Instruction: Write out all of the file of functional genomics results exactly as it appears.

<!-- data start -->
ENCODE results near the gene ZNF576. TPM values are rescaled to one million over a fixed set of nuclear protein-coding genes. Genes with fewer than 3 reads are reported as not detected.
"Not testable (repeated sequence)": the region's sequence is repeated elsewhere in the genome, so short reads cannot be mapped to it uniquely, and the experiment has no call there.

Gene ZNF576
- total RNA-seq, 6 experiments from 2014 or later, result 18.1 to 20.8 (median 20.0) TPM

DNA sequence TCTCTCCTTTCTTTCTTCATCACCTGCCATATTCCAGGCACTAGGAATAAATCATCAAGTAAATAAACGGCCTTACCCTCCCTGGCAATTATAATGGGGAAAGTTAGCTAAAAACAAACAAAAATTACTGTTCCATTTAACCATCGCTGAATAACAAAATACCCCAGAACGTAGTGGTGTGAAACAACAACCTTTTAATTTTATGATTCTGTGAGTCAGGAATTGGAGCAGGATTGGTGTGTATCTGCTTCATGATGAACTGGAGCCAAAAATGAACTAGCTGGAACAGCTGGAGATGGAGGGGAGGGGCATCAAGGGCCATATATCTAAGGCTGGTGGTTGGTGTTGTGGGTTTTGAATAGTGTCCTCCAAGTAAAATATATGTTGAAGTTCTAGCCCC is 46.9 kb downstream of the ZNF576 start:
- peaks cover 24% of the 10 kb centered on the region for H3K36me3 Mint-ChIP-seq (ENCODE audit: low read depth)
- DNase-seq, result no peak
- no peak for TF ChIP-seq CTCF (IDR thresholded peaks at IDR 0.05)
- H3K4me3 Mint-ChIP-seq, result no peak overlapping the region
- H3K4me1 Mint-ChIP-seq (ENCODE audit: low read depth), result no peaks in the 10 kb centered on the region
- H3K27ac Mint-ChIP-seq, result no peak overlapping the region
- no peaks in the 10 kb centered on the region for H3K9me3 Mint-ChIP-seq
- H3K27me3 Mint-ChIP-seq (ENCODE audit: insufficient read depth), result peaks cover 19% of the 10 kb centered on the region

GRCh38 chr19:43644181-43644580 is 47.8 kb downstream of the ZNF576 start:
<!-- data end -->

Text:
ENCODE results near the gene ZNF576. TPM values are rescaled to one million over a fixed set of nuclear protein-coding genes. Genes with fewer than 3 reads are reported as not detected.
"Not testable (repeated sequence)": the region's sequence is repeated elsewhere in the genome, so short reads cannot be mapped to it uniquely, and the experiment has no call there.

Gene ZNF576
- total RNA-seq, 6 experiments from 2014 or later, result 18.1 to 20.8 (median 20.0) TPM

DNA sequence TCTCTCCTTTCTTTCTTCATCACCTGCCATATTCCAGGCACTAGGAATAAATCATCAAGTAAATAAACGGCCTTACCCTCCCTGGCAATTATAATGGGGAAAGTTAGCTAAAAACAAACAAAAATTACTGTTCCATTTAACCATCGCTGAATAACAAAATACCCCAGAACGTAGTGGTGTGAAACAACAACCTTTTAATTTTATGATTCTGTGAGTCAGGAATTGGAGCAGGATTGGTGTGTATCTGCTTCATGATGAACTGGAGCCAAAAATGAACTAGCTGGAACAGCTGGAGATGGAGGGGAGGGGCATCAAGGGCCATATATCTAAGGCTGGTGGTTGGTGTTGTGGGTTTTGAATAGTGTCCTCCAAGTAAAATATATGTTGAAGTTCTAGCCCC is 46.9 kb downstream of the ZNF576 start:
- peaks cover 24% of the 10 kb centered on the region for H3K36me3 Mint-ChIP-seq (ENCODE audit: low read depth)
- DNase-seq, result no peak
- no peak for TF ChIP-seq CTCF (IDR thresholded peaks at IDR 0.05)
- H3K4me3 Mint-ChIP-seq, result no peak overlapping the region
- H3K4me1 Mint-ChIP-seq (ENCODE audit: low read depth), result no peaks in the 10 kb centered on the region
- H3K27ac Mint-ChIP-seq, result no peak overlapping the region
- no peaks in the 10 kb centered on the region for H3K9me3 Mint-ChIP-seq
- H3K27me3 Mint-ChIP-seq (ENCODE audit: insufficient read depth), result peaks cover 19% of the 10 kb centered on the region

GRCh38 chr19:43644181-43644580 is 47.8 kb downstream of the ZNF576 start: